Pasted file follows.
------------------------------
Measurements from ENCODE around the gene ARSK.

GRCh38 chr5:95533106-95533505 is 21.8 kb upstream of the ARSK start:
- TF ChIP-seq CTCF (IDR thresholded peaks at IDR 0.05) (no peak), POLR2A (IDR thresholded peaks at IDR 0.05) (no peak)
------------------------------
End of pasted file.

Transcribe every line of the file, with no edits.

Measurements from ENCODE around the gene ARSK.

GRCh38 chr5:95533106-95533505 is 21.8 kb upstream of the ARSK start:
- TF ChIP-seq CTCF (IDR thresholded peaks at IDR 0.05) (no peak), POLR2A (IDR thresholded peaks at IDR 0.05) (no peak)